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Writer/director Matthew Holness stretches dread like taffy in Possum, his cinematic adaptation of his own short story. In our Google-influenced world, it's interesting to note that the third entry when one types 'Possum movie' completes as 'Possum movie explained'. That entry, however, is instructive, as Holness' black, bristly-haired confection is neither an easy swallow, nor a neatly wrapped package. On the other hand, it is an uneasy tour-de-force filled with haunting cinematography and two stunning performances. While Possum is absolutely Highly Recommended on its own merits, you need to ready yourself for a macabre, minimalist meditation, and if that sounds groovy to you, you'll not do much better.
There's not much in the way of plot, beyond mention of an abducted teen, and a sad man, Philip (stolid, wounded Sean Harris) who spends his time in a dilapidated English home, trying to destroy a horrifying puppet while being gently mocked by a man who may be his father, Maurice (the astoundingly craggy Alun Armstrong). Honestly, the accents and affect are so thick, you're better off reading the box (I didn't) which describes the setup more completely, though I don't know that such foreknowledge will make the movie any more effective.
Philip's puppet is a coffee-table-sized spider with a human head, which he's stuffed in a leather satchel. His new home is filled with rot and dead leaves, and he spends some of his time lying down on a stained bed, haunted by dreams of the satchel, and Possum, the puppet (the subject of a horrifying kids' book he may have written as a young man). Sometimes he wakes up to find the puppet in bed, staring at him. Upon occasion he goes into Maurice's rooms, only to be tormented by the squalid man and his tobacco-stained fingers. Sometimes in real life, sometimes in dreams, he tries to destroy the Possum. Sometimes, Possum's spindly legs slowly unfold from the satchel. Possum's head pops out from behind a door, lidless eyes staring in rebuke.
In fact Possum or the abducted teen both may be MacGuffins, but Philip's tenuous grasp on Earthly Life is not. "Move on, will you?" a teacher asks as Philip stands, scowling in front of a school, for a suspicious number of minutes. And thus is the fulcrum around which Possum turns, Philip's imprisonment in a nightmare of either his, or Maurice's creation.
The delight comes from Harris' performance, so powerfully constrained, so much sadness and anger expressed in a few terse words and a mouth forever dragged down in a grimace, as if the earth itself were pulling him into the grave. Harris and Armstrong carry Possum, a film with not enough plot to sustain 30 minutes, on their mildewed shoulders, weaving magic from anguish and torment. But grace notes, like Philip's dream-tree, where Possum wields its own true power from the center of the plant which appears to rise on its own spider-legs from the ground, turn into hallmarks of the movie's insidious power. Finally, Holness gives the existential dread legs, allowing Possum to creep after Philip in a climax guaranteed to give arachnophobes nightmares while supplying the barest of resolutions to those who like things packaged neatly.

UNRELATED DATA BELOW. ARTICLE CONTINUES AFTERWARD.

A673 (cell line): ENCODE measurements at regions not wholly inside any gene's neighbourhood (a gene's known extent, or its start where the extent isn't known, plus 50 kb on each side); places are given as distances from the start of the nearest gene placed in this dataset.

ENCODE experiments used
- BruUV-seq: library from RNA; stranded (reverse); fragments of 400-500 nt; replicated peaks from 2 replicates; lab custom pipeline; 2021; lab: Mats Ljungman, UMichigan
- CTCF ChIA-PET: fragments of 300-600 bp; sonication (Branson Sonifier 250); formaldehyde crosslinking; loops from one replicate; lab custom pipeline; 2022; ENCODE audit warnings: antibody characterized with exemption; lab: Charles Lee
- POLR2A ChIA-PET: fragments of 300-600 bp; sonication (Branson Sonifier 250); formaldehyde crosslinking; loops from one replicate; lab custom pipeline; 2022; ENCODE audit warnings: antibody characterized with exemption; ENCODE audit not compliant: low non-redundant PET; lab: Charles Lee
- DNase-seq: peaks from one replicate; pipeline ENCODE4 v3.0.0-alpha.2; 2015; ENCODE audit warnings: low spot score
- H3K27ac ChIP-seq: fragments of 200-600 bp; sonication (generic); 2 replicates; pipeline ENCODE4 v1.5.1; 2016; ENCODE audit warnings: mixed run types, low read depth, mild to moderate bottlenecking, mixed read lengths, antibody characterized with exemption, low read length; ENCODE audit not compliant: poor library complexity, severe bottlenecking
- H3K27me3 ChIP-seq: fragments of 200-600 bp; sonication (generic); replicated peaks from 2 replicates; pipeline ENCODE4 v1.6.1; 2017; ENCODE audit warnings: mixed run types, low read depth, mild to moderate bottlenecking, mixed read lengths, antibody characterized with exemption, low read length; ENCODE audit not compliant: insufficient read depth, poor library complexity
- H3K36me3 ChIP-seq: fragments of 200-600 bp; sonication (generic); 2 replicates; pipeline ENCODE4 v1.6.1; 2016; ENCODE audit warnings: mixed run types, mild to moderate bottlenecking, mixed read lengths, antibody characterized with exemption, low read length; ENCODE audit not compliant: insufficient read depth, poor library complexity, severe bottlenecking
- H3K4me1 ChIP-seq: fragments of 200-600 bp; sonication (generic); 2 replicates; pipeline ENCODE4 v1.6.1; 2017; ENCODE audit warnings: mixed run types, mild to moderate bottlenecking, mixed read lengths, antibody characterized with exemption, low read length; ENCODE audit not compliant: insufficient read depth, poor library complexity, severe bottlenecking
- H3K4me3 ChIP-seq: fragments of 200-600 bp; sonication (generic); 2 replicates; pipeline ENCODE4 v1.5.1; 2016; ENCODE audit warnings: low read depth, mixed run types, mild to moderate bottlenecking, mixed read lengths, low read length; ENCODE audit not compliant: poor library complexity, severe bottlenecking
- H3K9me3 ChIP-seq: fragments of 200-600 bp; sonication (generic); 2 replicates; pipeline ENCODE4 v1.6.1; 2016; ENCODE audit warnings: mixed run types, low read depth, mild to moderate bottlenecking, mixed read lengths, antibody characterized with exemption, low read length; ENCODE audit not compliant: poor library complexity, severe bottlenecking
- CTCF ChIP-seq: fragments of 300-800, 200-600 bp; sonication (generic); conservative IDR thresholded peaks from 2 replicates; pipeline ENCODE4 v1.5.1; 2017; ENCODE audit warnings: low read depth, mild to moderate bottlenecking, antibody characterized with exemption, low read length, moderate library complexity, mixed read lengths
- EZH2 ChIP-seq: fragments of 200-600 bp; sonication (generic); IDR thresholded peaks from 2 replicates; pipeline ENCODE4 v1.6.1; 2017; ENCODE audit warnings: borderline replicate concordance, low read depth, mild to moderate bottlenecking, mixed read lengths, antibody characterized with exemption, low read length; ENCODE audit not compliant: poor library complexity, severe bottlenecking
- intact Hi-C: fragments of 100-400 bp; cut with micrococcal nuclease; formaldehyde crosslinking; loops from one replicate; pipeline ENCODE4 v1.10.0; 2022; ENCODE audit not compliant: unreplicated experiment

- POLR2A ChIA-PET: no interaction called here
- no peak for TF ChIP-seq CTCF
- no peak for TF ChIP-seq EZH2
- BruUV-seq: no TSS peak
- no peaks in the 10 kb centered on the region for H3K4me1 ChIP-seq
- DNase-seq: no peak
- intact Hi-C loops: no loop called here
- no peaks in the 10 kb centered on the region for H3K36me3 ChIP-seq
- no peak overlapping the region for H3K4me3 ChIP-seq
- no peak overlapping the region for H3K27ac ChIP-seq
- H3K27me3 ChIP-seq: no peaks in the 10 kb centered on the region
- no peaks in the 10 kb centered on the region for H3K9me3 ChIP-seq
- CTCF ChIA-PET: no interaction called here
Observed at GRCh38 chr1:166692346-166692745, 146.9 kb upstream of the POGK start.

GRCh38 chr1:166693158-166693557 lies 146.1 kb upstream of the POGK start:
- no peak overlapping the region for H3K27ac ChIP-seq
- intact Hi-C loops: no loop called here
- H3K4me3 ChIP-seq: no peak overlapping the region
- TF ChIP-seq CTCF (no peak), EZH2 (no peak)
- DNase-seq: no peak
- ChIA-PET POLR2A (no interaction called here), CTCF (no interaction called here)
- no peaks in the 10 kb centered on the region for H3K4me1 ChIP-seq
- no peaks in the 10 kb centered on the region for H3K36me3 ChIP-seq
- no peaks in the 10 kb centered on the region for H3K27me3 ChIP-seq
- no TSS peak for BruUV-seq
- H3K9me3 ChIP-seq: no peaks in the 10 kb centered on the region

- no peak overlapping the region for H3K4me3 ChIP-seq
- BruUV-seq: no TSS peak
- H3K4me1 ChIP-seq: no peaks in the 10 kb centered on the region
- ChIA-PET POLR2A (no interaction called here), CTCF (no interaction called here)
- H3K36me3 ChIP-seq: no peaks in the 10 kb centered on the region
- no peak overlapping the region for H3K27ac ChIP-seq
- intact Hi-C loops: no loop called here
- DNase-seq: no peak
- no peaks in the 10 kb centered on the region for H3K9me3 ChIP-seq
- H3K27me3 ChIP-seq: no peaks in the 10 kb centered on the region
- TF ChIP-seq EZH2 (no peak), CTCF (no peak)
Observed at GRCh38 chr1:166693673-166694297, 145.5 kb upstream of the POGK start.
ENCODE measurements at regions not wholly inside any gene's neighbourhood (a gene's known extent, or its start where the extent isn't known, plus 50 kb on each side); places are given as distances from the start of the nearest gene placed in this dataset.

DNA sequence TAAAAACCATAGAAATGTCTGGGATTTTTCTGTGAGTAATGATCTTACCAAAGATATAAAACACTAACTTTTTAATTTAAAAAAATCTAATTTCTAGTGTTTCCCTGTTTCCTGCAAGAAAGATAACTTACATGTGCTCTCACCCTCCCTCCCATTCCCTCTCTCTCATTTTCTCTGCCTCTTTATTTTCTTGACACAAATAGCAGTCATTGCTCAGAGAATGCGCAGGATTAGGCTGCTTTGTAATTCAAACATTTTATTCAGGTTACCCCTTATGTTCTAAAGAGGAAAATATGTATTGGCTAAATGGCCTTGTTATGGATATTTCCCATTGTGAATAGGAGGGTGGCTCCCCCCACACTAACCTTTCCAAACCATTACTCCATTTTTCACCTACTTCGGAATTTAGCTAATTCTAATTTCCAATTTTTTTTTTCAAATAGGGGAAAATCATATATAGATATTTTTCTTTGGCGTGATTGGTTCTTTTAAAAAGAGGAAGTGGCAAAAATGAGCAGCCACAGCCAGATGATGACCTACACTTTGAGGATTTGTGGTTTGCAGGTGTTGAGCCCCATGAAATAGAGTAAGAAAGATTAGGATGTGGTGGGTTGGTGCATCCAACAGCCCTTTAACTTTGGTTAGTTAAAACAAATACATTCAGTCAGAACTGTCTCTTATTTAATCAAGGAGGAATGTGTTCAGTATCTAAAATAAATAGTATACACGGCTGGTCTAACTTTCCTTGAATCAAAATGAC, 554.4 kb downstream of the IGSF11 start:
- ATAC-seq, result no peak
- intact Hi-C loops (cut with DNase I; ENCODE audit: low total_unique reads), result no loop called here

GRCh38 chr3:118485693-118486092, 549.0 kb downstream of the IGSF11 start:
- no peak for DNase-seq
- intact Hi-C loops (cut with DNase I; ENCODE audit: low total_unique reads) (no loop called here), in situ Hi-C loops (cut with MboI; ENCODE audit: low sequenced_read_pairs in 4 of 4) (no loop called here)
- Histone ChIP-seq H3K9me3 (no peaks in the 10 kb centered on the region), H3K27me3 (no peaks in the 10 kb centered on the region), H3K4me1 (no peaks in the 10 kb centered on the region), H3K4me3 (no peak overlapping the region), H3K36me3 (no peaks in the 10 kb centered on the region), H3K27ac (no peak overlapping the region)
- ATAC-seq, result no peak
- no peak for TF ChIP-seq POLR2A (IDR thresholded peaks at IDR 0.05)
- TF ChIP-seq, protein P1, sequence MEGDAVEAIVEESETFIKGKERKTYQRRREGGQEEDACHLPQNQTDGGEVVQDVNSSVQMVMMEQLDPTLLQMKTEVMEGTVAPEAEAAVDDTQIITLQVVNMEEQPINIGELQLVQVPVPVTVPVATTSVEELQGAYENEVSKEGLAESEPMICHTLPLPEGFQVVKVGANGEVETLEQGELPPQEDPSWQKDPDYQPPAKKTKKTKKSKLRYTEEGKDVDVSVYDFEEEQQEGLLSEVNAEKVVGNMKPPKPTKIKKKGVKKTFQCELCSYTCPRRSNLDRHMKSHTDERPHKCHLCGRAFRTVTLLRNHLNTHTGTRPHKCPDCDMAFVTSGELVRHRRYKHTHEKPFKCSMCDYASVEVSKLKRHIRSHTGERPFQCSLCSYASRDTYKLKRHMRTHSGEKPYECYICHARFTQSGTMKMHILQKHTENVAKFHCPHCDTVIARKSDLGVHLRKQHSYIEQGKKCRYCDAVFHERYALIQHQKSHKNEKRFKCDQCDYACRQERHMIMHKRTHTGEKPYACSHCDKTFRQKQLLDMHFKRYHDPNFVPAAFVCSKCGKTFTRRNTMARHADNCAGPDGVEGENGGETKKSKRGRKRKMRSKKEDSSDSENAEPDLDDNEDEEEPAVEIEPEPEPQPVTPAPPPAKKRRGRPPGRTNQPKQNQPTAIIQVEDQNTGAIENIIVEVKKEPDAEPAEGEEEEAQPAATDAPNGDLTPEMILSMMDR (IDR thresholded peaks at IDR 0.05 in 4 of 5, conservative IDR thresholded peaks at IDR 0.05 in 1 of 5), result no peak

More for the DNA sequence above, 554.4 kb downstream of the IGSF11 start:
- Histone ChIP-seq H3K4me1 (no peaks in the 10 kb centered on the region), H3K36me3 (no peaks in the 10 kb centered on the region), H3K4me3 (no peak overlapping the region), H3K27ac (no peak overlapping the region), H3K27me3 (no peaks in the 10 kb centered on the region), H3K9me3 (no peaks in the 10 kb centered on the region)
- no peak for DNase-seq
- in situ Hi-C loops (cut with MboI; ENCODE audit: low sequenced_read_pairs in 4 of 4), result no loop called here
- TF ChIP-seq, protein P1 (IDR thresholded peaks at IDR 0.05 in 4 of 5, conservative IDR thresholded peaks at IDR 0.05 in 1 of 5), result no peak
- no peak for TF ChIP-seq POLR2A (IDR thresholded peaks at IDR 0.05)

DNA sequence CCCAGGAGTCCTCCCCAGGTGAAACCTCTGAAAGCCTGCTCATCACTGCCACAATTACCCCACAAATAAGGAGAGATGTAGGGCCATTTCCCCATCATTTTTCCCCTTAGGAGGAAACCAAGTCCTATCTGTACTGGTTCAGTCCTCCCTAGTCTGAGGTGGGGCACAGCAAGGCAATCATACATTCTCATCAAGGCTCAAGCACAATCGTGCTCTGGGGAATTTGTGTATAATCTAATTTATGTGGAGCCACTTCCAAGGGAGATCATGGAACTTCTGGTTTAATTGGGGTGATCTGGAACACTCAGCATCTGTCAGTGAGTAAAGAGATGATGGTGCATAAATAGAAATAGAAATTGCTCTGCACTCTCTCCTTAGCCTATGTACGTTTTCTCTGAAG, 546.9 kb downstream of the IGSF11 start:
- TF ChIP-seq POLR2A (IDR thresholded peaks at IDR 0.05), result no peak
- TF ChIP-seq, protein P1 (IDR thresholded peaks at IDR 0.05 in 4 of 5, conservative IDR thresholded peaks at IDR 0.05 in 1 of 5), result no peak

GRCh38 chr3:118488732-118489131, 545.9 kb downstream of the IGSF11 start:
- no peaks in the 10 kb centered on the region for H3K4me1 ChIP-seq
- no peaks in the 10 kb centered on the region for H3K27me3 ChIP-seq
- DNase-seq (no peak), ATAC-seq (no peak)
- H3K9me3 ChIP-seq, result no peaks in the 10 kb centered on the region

Sean Harris and Alun Armstrong are immensely powerful in Matthew Holness' cryptic, creepy, and sinisterly beautiful movie. Conventional plotting and easy answers are nowhere to be found, but art-house anxiety, dread, and stunning performances from the two leads are more-than-adequate compensation. Highly Recommended.
The 1.85:1 ratio presentation of Possum from Dark Sky Films is just fine for what is fast becoming an antiquated medium. Colors are on the drabby side, as is clearly an artistic choice, but are nicely saturated and look fairly natural. Detail levels are just OK, only rising to good clarity in close-up. (For instance, you can track Armstrong's wild eyebrows faithfully in close-up.) On the other hand, the soft quality of mid and background details seem to fit the movie's aesthetic well.
Possum comes with a Dolby Digital 5.1 Surround Sound Audio track that highlights the movie's awesome score by The Radiophonic Workshop quite nicely. Dialog is frequently muttered and mumbled and clouded in heavy accents, so good luck on that count. Since the movie is more soundtrack than dialog-driven, the music sounds great, and occupies a nice sonic environment, but the center-oriented dialog suffers a bit in comparison.
Extras include the Possum Theatrical Trailer as well as other Dark Sky Trailers and 11 minutes of Behind the Scenes footage. Additionally, find almost an hours' worth of Interviews with the two principal actors, the director, and the producer, speaking earnestly about the film.
Sean Harris and Alun Armstrong are immensely powerful in Matthew Holness' cryptic, creepy, and sinisterly beautiful movie about a man possibly trying to flee his past in the form of a nightmarish spider puppet. Conventional plotting and easy answers are nowhere to be found, but art-house anxiety, dread, a very slow and measured pace, and stunning performances from the two leads are more-than-adequate compensation. Highly Recommended.